Snap Inc., the parent of disappearing message app Snapchat, will price its shares at $17 each when it begins trading on the New York Stock Exchange on Thursday, valuing the company at $24 billion, the company announced Wednesday. The company plans to sell 200 million shares, which will trade under ticker symbol SNAP, for a total offering size of $3.4 billion.
That price exceeds Snap’s initial plan to price its stock between $14 and $16 a share, showing strong interest in the biggest tech IPO since China’s Alibaba went public in 2014.
Snap had 158 million daily active users by the end of last year, but the company’s user growth rate is slowing — and its losses are widening. In 2016, Snap reported a $514.6 million net loss on revenue of $404.5 million, after losing $372.9 million on $58.7 million in revenue the previous year.
The company is also selling shares without voting rights, as founders Evan Spiegel and Bobby Murphy will retain an ironclad grip on Snap.
However, given Snap’s hype, scale and engagement in a demographic that’s hard for advertisers to reach on linear television — users under 25 visited the app more than 20 times a day on average, spending a total 30 minutes, according to Snap’s S-1 filing — there was always going to be plenty of demand. Especially for those investors who missed out on Facebook, which went public in May 2012 at $38 a share and currently trades for more than $137.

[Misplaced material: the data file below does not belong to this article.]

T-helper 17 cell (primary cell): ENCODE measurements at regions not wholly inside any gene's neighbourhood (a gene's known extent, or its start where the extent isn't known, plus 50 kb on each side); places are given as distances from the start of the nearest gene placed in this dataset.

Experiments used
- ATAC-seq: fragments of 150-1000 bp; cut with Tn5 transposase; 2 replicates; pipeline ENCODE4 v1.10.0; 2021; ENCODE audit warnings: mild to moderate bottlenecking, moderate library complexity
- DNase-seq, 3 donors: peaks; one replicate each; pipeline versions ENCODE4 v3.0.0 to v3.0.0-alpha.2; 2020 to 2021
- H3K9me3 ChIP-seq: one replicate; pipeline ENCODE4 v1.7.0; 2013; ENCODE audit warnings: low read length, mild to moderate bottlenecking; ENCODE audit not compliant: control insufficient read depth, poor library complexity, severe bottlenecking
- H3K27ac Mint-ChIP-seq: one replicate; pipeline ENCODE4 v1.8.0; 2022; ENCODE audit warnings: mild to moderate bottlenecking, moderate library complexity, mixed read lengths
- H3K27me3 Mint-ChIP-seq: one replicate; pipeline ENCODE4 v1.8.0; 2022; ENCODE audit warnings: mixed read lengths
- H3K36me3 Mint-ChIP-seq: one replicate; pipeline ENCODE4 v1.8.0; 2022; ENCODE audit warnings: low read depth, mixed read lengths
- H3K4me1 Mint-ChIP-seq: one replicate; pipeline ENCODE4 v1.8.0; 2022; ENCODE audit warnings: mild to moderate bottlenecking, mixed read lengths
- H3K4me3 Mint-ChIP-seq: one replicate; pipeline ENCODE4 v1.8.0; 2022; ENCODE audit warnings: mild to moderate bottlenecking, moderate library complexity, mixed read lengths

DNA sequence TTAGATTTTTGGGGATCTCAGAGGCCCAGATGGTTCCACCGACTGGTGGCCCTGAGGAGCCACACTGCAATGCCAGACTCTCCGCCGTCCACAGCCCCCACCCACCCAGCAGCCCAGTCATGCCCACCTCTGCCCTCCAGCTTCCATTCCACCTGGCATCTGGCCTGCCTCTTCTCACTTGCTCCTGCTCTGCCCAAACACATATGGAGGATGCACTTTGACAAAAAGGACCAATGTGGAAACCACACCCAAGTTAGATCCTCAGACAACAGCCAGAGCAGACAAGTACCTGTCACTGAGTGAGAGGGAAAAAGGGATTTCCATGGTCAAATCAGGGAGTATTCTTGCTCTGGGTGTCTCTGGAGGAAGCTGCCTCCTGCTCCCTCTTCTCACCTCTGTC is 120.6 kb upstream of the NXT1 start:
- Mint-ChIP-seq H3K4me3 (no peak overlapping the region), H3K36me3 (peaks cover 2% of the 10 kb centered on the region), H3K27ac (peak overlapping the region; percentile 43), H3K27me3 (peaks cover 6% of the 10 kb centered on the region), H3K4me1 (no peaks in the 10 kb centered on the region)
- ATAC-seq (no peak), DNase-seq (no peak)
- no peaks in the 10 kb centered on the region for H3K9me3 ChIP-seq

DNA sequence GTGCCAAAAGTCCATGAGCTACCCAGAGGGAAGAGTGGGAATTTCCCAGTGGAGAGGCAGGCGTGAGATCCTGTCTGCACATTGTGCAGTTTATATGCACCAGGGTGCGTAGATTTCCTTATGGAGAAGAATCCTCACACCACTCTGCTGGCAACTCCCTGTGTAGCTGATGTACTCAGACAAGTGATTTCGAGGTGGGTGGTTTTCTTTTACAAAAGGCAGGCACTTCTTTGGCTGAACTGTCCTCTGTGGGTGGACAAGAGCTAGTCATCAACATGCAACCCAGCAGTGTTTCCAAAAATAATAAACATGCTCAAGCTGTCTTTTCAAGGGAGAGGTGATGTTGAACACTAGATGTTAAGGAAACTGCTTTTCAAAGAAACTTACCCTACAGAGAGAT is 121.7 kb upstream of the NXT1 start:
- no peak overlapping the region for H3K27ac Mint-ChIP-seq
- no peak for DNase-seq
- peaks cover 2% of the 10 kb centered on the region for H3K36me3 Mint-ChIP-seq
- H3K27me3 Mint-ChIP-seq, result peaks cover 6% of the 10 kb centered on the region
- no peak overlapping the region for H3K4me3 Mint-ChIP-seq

In its S-1, Snap positioned itself as the logical alternative destination for ad dollars previously pumped into television, pointing out that mobile advertising is expected to nearly triple from $66 billion in 2016 to $196 billion in 2020 — and connecting it to a decline in TV viewership, which is especially acute among Snapchat’s core demographic.
“The shift in attention to mobile is more pronounced among younger audiences,” Snap said in the document. “According to Nielsen, people between the ages of 18 and 24 spent 35 percent less time watching traditional (live and time-shifted) television in an average month during the second quarter of 2016 compared to the second quarter of 2010.”
With 36 percent of Snap’s highly engaged users in that 18 to 24 range, and another 22 percent between 13 and 17, the company has a solid grip on a valuable and elusive demographic for marketers. Snap makes almost all of its money on advertising, so its viability as a business relies on it providing an attractive destination for those dollars. Based on its IPO demand, Wall Street seems fairly convinced.